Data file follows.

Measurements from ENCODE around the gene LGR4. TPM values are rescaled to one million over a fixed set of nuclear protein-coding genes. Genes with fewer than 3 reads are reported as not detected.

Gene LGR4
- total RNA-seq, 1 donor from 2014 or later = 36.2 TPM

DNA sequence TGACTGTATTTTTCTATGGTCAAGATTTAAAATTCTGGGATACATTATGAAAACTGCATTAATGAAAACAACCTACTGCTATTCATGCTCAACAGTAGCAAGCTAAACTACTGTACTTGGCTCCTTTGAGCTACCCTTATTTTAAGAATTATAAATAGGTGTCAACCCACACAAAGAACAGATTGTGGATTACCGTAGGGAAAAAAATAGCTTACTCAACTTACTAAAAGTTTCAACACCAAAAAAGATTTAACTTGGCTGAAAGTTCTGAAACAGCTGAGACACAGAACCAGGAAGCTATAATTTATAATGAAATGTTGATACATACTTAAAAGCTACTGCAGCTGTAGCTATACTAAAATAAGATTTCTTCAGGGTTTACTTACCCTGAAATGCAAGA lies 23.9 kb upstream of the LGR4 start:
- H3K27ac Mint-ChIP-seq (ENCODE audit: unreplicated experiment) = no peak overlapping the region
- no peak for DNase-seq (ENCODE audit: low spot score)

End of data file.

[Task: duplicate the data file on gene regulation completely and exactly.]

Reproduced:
Measurements from ENCODE around the gene LGR4. TPM values are rescaled to one million over a fixed set of nuclear protein-coding genes. Genes with fewer than 3 reads are reported as not detected.

Gene LGR4
- total RNA-seq, 1 donor from 2014 or later = 36.2 TPM

DNA sequence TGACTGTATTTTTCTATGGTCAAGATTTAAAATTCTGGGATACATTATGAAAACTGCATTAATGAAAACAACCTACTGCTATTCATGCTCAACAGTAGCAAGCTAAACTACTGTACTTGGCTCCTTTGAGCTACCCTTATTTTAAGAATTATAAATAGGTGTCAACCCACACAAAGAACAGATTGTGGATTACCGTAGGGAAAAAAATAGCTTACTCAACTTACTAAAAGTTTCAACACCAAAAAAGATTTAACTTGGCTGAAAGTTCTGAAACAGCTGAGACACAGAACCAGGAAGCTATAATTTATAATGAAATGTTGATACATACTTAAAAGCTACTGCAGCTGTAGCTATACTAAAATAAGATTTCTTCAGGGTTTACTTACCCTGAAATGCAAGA lies 23.9 kb upstream of the LGR4 start:
- H3K27ac Mint-ChIP-seq (ENCODE audit: unreplicated experiment) = no peak overlapping the region
- no peak for DNase-seq (ENCODE audit: low spot score)